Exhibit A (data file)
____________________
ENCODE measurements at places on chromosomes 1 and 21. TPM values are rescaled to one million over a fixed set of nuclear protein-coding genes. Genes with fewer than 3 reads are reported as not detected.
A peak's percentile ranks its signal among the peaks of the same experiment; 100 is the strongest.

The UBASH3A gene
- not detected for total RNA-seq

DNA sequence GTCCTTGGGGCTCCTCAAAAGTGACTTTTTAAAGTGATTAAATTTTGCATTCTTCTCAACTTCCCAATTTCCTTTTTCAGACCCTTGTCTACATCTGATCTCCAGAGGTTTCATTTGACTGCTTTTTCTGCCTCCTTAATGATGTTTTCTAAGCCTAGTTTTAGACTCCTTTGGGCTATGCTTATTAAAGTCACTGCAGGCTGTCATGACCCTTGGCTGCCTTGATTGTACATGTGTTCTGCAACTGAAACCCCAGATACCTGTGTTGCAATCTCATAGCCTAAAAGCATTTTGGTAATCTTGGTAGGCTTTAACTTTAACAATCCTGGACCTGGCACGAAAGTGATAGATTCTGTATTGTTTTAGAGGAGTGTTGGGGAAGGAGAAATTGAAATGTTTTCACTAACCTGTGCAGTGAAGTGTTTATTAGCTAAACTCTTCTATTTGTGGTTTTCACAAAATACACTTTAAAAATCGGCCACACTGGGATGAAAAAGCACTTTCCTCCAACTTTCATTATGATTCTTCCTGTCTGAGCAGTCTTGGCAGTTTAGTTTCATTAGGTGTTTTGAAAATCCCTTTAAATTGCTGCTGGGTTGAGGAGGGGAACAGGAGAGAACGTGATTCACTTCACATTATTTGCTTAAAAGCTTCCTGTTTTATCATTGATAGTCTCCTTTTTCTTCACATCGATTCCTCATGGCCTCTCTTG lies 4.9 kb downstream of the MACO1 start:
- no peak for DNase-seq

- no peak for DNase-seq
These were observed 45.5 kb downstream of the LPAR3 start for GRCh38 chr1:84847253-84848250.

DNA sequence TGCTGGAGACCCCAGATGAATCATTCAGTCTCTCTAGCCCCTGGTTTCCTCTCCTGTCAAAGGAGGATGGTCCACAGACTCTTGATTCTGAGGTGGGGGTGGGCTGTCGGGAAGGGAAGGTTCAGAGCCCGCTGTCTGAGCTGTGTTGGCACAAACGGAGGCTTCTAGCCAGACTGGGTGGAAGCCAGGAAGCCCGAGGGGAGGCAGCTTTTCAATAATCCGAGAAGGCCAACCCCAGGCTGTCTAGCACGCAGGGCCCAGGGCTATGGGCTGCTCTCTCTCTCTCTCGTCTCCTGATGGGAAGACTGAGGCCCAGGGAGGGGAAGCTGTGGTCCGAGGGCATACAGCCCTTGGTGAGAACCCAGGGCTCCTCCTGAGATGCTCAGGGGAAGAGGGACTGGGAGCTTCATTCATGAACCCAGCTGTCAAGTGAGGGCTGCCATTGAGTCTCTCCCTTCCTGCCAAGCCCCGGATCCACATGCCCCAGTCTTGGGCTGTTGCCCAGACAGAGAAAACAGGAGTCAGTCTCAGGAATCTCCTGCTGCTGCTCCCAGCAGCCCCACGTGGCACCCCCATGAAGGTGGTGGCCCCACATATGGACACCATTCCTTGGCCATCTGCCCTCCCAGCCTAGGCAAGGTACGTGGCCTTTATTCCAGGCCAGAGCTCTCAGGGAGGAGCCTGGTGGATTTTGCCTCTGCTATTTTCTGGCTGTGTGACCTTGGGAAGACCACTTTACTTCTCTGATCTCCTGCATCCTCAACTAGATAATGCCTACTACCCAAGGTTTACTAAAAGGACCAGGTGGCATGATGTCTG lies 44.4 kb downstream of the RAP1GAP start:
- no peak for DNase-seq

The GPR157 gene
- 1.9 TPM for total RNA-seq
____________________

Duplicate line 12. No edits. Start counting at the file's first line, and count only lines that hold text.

- 1.9 TPM for total RNA-seq